|Register Allocation and Aliasing firstname.lastname@example.org (1990-07-05)|
|Re: Register Allocation and Aliasing email@example.com (1990-07-06)|
|Re: Register Allocation and Aliasing firstname.lastname@example.org (Preston Briggs) (1990-07-14)|
|Re: Register Allocation and Aliasing email@example.com (1990-07-14)|
|Re: Register Allocation and Aliasing firstname.lastname@example.org (1990-07-14)|
|Re: Register Allocation and Aliasing email@example.com (1990-07-15)|
|Re: Register Allocation and Aliasing firstname.lastname@example.org (1990-07-16)|
|Re: Register Allocation and Aliasing email@example.com (Patrick Horgan) (1990-07-17)|
|Re: Register Allocation and Aliasing firstname.lastname@example.org (1990-07-17)|
|Re: Register Allocation and Aliasing email@example.com (1990-07-17)|
|Re: Register Allocation and Aliasing lupine!rfg@uunet.UU.NET (1990-07-19)|
|[2 later articles]|
|From:||firstname.lastname@example.org (Torben [gidius Mogensen)|
|Organization:||Department Of Computer Science, University Of Copenhagen|
|Date:||Sat, 14 Jul 90 22:45:33 GMT|
email@example.com (Ron Guilmette) writes:
>In article <1990Jul05.firstname.lastname@example.org> you write:
>>How often are quantities that *might* be allocated to registers *not*
>>allocated to registers, because of the remote *possibility* of
>>aliasing via some circuitous pointers?
>> Hare brained idea: allocate quantities that *might* be aliased to
>>registers anyway. Provide a register to contain the true memory
>>address of the aliased quantity, which causes a trap when the address
>>is accessed (or automagically forwards to/from the register). Not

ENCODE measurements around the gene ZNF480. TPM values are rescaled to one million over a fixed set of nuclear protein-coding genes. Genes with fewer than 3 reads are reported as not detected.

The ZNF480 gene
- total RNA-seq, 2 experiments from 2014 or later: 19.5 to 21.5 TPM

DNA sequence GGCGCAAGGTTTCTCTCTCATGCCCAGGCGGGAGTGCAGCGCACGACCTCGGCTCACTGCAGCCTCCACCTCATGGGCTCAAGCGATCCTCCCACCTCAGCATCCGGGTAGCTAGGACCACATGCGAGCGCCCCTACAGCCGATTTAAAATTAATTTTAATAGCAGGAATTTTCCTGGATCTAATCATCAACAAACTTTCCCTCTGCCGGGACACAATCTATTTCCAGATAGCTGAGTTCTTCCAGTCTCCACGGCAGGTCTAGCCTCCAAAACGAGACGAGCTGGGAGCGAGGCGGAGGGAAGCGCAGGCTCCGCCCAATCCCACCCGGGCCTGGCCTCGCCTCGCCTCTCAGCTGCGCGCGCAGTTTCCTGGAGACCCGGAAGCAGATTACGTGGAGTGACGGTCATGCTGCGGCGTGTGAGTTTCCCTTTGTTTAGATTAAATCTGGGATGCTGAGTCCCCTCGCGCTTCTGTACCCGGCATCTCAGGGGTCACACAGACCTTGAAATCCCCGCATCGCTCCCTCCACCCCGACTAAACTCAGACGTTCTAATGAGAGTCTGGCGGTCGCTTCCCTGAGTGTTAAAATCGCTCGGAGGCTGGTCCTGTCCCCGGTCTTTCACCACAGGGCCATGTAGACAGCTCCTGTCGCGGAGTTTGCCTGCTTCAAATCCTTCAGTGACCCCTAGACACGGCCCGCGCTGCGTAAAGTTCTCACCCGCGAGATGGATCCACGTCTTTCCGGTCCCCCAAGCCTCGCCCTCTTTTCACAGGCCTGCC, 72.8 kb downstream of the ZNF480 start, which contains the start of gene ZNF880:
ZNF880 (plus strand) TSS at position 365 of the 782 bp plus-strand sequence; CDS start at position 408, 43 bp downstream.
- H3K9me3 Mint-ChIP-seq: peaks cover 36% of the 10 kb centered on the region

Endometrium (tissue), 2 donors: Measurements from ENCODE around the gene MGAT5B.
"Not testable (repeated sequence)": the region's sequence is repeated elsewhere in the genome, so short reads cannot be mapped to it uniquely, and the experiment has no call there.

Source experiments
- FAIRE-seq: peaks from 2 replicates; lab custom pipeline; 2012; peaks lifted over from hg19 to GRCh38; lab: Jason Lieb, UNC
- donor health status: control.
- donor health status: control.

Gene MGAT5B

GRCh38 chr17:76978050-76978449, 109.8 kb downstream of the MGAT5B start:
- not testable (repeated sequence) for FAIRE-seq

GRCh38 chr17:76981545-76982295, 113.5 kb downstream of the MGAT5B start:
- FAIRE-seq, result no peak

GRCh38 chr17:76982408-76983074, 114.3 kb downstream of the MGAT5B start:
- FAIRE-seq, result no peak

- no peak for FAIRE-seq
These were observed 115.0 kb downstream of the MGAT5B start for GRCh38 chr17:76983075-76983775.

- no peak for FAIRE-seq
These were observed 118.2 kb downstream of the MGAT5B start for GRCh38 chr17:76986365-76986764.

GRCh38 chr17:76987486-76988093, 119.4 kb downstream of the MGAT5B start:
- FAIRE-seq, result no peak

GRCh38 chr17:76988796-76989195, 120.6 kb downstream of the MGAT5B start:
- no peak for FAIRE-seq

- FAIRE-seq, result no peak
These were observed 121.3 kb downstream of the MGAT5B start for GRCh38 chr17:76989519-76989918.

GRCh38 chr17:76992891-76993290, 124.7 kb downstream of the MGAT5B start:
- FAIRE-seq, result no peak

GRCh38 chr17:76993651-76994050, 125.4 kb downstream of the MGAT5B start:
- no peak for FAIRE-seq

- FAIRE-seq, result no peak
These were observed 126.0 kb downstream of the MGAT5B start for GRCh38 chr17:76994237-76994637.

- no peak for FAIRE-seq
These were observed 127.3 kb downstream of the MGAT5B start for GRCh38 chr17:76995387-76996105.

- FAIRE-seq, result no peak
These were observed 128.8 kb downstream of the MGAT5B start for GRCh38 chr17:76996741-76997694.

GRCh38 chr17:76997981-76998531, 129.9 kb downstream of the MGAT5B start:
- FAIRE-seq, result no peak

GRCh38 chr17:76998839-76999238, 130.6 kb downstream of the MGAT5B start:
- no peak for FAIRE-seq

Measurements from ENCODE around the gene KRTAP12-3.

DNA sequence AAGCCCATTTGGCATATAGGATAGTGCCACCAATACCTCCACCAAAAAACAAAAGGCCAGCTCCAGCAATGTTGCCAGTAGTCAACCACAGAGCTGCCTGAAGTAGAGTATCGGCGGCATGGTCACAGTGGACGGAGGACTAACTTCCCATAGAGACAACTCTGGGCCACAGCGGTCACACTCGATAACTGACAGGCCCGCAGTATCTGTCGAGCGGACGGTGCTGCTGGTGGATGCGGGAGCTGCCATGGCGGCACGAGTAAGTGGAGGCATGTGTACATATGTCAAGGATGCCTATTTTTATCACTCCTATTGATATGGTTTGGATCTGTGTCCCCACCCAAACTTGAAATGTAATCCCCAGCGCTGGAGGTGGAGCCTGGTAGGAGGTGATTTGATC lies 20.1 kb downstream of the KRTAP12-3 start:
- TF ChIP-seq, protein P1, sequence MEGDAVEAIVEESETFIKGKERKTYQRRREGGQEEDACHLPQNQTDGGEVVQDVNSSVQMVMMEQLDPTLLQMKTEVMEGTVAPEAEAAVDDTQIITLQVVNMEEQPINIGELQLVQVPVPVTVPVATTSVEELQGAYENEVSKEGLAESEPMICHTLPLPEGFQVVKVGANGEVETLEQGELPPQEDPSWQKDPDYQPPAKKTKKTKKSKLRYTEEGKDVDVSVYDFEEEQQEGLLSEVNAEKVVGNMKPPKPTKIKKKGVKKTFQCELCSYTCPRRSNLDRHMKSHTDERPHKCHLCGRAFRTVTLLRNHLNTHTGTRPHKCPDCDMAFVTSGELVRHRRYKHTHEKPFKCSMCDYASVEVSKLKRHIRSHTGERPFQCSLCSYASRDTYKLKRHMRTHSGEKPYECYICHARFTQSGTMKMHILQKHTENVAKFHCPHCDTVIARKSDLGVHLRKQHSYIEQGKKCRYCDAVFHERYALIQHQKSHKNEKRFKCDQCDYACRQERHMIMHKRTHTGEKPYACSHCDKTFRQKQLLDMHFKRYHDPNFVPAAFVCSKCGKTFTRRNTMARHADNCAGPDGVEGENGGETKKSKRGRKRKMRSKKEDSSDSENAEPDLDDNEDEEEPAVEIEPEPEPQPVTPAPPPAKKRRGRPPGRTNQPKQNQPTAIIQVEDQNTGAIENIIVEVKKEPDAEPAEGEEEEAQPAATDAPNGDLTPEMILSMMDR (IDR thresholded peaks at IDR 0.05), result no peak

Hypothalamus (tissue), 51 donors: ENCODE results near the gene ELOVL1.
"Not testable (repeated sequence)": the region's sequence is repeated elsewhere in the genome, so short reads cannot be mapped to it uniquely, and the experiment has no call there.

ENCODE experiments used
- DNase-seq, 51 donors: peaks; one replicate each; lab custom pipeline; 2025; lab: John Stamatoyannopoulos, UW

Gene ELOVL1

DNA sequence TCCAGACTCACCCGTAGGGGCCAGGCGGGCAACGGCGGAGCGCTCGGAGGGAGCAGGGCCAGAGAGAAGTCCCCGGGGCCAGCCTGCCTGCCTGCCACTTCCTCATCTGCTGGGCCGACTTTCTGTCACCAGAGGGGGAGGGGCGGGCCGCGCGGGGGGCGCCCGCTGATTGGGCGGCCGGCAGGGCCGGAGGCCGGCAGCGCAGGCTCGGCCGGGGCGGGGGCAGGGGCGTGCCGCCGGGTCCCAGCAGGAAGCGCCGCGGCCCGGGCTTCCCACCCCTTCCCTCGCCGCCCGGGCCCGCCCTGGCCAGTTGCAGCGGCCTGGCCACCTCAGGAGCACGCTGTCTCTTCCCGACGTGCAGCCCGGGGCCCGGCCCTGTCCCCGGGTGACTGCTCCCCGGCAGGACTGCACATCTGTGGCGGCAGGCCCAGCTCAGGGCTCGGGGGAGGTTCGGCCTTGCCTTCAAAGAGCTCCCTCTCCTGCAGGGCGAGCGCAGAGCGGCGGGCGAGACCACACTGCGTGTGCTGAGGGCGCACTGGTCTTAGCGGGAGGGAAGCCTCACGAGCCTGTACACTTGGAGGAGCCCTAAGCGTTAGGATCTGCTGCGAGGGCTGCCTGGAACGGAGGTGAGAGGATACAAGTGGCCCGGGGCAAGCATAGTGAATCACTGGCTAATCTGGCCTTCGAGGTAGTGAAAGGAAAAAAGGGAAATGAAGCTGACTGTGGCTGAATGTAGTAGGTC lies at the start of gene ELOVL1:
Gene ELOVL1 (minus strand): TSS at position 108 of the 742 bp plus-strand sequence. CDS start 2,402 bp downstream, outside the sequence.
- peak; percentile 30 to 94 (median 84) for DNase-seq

>>only are aliasing problems avoided, but you've got a set of data
>>address breakpoint registers as well! (ie. this technique could be
>>experimentally evaluated on machines that have data address
>Actually, this sounds like a marvelous idea to me!
>I guess that the only drawback would be the cost of the additional hardware
>to support the data breakpoints, but (as you noted) some machines already
>have such facilities, so it can't be THAT expensive.
There are two other (simpler) ways to circumvent the aliasing problem
in a processor architecture.
One is to assign fixed addresses to registers, e.g. let the first N
addresses refer to the N registers. The processor would recognize
that all the top bits in the address are 0, and use registers instead.
I believe this was done in some PDP 11s. [actually, the PDP-6/10/20 -John]
One is have no data registers at all, but keep everything in memory.
This is not as costly as it may sound, as cache memory can be accessed
(almost) as fast as register memory. An added benefit is fast process
switch. Register allocation becomes a non-issue and register
saving/loading in process calls is done invisibly on a "call-by-need"
basis, as cache cells are overwritten. The only problem is address
size in instructions, but this can be solved in several ways. One is
to use a stacktop relative addressing similar to what Simon Peyton
Jones suggested recently.
Another way is the method used in the TI 99000 series: use a pointer
to a block of memory that can be addressed using short addresses. This
block was actually called the "register block". This series of
processors was actually quite interesting, and it is a shame that TI
dropped it in favor of the 8086. (Some people may remember the TI 99/4
home computer, which used a 99000 processor. It was notoriously slow,
but this was (I have heard) mainly due to bad programming and system
Torben Mogensen (email@example.com)
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